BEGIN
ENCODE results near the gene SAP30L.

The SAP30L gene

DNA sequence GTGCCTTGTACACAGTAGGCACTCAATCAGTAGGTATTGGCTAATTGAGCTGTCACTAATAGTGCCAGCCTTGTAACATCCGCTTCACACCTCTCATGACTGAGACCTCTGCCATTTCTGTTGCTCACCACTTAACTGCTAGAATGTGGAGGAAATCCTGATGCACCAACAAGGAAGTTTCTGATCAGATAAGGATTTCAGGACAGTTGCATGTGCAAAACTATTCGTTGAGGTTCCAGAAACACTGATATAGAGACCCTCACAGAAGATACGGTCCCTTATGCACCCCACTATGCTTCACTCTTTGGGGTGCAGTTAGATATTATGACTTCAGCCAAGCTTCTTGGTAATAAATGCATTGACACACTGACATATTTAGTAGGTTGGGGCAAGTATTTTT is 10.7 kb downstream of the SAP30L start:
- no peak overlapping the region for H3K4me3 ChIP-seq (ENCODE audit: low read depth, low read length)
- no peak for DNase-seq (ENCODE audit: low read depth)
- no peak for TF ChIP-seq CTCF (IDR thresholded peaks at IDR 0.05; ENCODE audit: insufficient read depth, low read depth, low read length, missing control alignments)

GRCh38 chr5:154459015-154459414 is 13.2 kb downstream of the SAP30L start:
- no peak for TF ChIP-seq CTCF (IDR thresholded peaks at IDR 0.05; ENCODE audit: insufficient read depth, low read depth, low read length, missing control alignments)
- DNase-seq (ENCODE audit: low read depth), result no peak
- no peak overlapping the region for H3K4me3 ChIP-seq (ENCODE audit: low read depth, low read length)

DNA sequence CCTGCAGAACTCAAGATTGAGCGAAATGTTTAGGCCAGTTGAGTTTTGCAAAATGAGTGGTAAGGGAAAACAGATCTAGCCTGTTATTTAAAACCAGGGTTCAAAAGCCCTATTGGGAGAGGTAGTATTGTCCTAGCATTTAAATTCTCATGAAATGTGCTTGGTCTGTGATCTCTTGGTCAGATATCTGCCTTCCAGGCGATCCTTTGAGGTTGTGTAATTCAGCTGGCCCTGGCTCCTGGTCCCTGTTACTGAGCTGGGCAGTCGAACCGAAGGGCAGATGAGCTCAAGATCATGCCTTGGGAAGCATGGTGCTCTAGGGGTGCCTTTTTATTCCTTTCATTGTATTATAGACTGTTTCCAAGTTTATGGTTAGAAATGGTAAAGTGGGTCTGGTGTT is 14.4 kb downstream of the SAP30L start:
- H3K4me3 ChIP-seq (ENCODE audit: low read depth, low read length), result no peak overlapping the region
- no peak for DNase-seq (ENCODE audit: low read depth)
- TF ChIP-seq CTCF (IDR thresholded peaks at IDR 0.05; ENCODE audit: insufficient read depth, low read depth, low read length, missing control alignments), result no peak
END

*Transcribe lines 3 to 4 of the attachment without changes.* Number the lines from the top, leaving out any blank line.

DNA sequence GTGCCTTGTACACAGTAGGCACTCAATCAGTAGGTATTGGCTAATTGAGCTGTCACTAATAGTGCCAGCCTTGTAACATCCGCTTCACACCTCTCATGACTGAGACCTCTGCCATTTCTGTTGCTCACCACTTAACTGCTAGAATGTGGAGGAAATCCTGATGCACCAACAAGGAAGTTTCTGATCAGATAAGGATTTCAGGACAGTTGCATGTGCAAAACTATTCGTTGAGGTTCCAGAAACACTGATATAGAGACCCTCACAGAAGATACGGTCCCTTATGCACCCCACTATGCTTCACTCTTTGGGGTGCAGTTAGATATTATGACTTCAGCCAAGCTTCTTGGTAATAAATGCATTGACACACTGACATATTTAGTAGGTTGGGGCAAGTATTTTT is 10.7 kb downstream of the SAP30L start:
- no peak overlapping the region for H3K4me3 ChIP-seq (ENCODE audit: low read depth, low read length)